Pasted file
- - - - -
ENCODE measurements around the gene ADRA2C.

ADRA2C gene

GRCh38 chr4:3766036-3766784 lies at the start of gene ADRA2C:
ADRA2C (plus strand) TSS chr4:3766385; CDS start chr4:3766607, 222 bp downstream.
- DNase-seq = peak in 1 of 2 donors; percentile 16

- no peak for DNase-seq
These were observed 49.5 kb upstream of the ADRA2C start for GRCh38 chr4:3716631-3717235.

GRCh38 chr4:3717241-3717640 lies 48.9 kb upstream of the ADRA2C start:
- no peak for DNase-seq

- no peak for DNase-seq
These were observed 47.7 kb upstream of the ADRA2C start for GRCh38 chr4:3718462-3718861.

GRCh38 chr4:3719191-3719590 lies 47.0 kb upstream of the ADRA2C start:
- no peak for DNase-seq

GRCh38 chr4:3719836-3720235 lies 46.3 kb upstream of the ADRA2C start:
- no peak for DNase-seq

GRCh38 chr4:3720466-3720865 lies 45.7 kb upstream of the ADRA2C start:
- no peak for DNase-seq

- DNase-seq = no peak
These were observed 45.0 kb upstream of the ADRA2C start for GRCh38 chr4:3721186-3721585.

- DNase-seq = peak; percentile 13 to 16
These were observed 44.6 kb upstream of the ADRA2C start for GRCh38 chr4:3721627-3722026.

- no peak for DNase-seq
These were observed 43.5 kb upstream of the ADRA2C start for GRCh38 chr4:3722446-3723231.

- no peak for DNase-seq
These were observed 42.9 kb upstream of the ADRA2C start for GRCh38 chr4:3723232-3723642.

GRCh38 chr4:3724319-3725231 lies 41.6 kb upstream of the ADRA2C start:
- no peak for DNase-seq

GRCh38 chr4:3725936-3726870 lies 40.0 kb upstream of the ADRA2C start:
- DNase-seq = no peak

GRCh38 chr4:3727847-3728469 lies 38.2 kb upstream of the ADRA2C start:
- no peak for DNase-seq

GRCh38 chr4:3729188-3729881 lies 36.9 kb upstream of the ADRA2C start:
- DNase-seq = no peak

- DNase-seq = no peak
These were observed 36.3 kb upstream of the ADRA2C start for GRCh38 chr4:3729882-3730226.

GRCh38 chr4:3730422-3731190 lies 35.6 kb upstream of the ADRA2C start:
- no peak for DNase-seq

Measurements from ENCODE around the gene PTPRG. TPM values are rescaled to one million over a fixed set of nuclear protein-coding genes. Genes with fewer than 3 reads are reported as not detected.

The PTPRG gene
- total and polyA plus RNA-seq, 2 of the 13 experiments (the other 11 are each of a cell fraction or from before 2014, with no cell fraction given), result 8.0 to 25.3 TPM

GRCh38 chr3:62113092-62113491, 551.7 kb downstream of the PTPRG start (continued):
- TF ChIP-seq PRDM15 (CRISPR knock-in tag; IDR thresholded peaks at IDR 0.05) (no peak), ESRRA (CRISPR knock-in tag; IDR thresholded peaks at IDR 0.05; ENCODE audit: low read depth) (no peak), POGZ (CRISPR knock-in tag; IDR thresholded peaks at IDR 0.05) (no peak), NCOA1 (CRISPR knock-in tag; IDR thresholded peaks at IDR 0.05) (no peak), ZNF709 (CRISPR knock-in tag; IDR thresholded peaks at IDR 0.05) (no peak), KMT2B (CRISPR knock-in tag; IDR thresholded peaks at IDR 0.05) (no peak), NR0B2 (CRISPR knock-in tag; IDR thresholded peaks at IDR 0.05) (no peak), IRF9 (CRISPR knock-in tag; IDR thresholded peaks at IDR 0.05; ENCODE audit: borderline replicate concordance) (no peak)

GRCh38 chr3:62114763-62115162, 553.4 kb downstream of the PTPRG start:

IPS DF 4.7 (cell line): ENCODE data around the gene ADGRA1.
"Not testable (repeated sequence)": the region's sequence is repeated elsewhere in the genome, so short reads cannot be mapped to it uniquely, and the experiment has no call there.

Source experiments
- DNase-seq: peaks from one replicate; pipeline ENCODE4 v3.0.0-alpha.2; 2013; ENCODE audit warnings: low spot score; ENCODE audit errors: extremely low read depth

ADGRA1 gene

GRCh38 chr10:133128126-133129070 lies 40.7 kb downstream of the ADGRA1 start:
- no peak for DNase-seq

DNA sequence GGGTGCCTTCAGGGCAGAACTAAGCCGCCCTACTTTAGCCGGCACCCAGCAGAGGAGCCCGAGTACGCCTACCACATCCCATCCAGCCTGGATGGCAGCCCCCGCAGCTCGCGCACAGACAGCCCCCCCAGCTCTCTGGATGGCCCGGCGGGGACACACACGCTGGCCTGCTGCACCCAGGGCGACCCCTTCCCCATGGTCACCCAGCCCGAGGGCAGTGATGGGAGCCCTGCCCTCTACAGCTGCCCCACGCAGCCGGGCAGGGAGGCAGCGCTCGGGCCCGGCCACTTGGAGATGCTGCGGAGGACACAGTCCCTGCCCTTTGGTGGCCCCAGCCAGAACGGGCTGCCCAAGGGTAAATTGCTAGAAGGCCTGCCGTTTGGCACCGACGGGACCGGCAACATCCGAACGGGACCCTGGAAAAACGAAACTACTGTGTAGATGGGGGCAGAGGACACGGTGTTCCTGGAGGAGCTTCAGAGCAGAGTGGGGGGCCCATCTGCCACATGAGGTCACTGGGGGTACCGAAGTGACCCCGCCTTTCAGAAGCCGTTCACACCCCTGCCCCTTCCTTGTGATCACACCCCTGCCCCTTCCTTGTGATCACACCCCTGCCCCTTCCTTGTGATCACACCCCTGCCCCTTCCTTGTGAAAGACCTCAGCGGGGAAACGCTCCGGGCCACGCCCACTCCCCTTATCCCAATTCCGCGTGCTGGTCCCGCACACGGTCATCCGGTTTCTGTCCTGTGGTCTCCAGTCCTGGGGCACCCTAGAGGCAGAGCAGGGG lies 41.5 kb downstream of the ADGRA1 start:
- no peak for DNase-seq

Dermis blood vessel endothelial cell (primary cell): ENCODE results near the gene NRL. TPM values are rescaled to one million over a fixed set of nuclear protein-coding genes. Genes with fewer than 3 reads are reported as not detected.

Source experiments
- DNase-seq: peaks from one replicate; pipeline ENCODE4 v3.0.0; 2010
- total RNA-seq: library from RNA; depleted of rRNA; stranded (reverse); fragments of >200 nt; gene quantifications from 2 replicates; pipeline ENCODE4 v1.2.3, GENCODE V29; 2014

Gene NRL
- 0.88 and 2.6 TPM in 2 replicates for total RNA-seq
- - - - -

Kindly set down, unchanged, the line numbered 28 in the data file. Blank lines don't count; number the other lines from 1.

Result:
GRCh38 chr4:3725936-3726870 lies 40.0 kb upstream of the ADRA2C start: